Increased engagement will help form completion ratios, so I would always go with a designed form. Something attractive. Something that grabs user’s attention. A form with a layout, images, typography and color scheme that fit the look and feel the website and brand. A form that is interesting and does not create the typical user reaction: “Ugh, do I really have to fill that out?”
Studies show that well designed forms with great user experience increase the form completion ratio dramatically, in some cases with over 50%. Well designed forms do not just look better, they also work much better — you will simply get way more out of your forms!
Hand coding a form like the above is certainly possible, but you have to know what you are doing. Personally I find that I am more creative and can focus on the design aspects when using a visual tool. Unfortunately form services like Wufoo and Jotform allow for very little design freedom as well. The only app I know of that is fit for this job is Form Designer. (Disclaimer, I work with the folks over at CoffeeCup to help create this unique app.)
The resulting code is super clean and way way leaner than what the form services, especially Google Forms, produce.
In the above code snippet the first input, which was twenty levels down and ten levels deep in the Google code, now is only five levels down and 3 levels deep. All we have to do is make this form submit the data to Google Forms.
Connecting a custom-designed form to Google has two simple parts:
- Connect the form action,
- Connect the inputs
Connecting the form action
The answer to the connectivity question lies in the two code screenshot we looked at above: the big one that shows part of the Google code, and the small one that shows the Form Designer output. Both start with the
<form> element which includes the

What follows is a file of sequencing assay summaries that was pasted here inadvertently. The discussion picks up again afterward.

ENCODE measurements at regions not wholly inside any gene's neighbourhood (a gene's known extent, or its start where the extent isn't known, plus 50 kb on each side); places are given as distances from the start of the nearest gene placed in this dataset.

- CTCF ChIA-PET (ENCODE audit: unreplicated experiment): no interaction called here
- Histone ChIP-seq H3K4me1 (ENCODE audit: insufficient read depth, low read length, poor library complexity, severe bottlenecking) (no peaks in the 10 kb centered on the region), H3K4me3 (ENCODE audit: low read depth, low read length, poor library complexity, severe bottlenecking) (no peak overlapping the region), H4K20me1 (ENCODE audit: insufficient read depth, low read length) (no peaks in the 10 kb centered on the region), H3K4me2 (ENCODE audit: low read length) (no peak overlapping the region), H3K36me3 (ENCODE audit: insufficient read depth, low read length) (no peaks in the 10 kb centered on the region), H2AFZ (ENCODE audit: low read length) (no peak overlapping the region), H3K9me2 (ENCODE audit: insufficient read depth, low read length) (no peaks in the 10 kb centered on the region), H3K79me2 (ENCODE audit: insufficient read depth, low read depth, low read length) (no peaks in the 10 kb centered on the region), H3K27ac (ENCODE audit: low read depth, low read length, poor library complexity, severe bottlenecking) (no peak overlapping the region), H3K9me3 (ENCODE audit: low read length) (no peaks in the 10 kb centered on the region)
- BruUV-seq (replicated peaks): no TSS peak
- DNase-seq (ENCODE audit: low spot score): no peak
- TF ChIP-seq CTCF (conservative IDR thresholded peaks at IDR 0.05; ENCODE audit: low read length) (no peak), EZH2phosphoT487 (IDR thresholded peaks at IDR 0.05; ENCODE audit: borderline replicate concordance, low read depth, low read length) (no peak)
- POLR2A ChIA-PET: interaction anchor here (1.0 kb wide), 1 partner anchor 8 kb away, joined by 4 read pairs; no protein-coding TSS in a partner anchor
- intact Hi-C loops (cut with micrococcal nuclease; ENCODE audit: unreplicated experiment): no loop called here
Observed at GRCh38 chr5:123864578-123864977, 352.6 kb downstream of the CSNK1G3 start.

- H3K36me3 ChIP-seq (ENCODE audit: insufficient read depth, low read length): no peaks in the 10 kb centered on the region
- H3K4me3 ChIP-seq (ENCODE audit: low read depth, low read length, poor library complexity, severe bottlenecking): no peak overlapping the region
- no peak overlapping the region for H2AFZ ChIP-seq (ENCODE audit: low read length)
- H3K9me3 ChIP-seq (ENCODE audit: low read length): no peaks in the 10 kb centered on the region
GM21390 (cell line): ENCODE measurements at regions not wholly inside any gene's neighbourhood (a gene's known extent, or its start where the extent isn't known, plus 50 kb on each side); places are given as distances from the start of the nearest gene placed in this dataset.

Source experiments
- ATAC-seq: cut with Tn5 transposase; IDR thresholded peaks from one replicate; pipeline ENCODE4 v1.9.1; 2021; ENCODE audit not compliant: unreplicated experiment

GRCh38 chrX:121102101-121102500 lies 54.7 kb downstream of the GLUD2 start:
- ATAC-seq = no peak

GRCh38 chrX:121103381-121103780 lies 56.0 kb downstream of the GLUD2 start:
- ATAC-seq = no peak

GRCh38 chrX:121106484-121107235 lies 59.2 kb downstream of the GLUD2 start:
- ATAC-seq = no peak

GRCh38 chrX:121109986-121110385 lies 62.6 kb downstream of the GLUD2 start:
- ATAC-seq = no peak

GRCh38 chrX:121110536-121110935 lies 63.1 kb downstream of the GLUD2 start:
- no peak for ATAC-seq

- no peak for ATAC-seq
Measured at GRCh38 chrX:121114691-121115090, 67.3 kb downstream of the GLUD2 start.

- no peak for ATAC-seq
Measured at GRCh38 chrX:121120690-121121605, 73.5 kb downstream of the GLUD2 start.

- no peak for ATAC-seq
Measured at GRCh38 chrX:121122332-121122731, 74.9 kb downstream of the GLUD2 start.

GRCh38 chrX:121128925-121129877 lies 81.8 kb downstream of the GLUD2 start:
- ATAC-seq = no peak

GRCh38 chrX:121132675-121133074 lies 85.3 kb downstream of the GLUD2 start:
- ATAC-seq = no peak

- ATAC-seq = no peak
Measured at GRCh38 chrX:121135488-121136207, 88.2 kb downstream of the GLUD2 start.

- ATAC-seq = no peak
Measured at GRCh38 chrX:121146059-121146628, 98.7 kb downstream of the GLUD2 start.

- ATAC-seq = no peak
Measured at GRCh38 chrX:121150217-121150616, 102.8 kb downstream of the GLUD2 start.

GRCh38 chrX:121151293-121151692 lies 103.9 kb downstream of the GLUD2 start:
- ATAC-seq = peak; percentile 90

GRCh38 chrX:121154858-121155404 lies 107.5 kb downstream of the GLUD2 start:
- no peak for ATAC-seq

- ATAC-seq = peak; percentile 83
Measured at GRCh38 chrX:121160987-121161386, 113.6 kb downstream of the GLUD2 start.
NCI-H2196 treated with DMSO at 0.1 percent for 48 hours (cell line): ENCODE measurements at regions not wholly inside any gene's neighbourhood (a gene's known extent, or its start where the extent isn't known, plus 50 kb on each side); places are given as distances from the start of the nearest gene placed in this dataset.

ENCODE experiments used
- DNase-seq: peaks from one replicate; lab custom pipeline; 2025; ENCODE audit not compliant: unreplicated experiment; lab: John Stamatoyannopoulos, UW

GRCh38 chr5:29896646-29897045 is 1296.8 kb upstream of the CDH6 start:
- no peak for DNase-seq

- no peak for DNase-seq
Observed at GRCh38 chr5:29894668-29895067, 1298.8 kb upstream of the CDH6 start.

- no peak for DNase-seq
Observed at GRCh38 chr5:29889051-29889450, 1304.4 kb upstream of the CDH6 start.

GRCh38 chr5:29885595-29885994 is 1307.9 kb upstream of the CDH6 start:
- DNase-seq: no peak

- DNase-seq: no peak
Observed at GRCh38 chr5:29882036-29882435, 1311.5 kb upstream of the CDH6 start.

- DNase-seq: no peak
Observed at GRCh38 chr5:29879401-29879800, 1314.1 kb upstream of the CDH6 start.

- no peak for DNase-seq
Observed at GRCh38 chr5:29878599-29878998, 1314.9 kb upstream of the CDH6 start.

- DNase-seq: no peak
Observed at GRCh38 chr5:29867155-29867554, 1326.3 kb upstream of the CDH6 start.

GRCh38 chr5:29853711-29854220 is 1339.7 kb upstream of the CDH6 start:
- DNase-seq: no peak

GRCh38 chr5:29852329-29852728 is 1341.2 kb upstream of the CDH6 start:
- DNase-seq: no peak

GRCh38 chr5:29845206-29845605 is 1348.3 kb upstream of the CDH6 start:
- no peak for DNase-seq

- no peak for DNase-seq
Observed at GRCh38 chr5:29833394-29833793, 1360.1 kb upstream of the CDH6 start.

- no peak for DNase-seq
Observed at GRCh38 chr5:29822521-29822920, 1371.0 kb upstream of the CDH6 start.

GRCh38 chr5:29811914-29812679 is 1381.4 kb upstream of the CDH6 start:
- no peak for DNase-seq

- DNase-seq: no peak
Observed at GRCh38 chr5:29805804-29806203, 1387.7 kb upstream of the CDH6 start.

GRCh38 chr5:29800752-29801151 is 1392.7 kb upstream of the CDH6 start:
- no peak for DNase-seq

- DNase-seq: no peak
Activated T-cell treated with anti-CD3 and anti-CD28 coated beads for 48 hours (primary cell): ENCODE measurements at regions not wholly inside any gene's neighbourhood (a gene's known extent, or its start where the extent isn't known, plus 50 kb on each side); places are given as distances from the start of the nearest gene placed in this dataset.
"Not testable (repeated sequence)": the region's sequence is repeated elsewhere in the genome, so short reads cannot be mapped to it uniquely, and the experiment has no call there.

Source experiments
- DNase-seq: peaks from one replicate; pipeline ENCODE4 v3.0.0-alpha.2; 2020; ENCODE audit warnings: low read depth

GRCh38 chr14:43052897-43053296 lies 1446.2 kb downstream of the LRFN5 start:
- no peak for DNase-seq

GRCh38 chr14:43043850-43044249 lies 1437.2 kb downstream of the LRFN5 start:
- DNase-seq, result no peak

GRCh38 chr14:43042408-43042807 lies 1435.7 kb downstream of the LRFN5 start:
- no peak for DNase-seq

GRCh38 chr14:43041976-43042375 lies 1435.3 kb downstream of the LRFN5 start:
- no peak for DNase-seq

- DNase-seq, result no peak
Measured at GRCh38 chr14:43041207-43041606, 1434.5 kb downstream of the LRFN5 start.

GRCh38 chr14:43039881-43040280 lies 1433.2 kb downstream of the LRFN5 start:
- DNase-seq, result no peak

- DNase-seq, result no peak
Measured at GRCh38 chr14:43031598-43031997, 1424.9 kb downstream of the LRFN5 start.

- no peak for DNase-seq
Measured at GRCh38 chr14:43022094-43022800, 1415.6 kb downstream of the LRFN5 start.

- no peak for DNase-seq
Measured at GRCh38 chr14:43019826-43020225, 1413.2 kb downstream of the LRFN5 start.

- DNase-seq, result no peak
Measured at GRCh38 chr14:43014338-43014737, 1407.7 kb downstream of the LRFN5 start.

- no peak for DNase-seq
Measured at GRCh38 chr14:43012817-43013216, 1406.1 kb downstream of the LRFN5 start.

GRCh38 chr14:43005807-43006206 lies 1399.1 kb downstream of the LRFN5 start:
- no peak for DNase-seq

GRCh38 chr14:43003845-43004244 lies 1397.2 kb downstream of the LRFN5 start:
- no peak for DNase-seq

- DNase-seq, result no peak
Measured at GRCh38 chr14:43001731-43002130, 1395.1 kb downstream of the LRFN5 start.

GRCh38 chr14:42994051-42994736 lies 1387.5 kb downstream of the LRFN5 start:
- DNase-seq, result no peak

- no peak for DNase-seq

action attribute. In the small screenshot with the code of the custom form, the value of the action attribute
https://docs.google.com/forms/d/e/1FAI… is the same as the value of that attribute in the Google code.
And that’s it!
Yep, that action URL is all we need to have our custom form submit to the backend of the Google Forms Service.
To find the value of that attribute right-click on the Google Form in the browser and select Inspect.
The action URL can then be found in the code window that (usually) opens at the bottom of the browser.
You can copy the URL from there and paste it in the corresponding place (
action=”URL here”) in your custom form. If you are using Form Designer to create your custom form you can paste the URL in the Action box.
Connecting the form inputs
The only thing remaining is making sure the form puts the data in the right spots in the Google backend. Basically we have to ‘map’ the input fields in our form to Google. This can be done using the name attributes.
In the small code screenshot you can find
name=”entry.2118042119" in the first
<input>. Again this value can be obtained by ‘inspecting’ the corresponding input field in the Google Form.
As can be seen from the screenshot (in the middle of the second highlighted line), the name value for the Your Name input is
entry.2118042119 . Again, add this value to the corresponding name attribute in your custom form and upon submit the date will be entered in the right place in your Google Forms backend.
Being able to submit directly to a spreadsheet is great. And it’s free! No more Wufoo.
The process works the exact same way for all other fields. In case you form uses Checkboxes or Radio buttons, the
value attribute needs to be the same as well. With just a bit of right-clicking, copying and pasting your custom form will be fully functional fast!
What? You need to eat pudding before you believe? Alright, here’s the deal:
Head over to the demo form right here. If you submit it you will see that this totally works: that beauty serves as the front-end for this ugly duckling. As a bonus I (well…Google can do it automagically) will reply with an email that includes the download link for that cool form template. Both the code files and Form Designer project file will be included. How’s that for a late Halloween treat!
And it’s a wrap folks— time to let your forms flourish too!
Also, if you want me to write about something specific or contact me, please add your comment to the demo form I linked to above.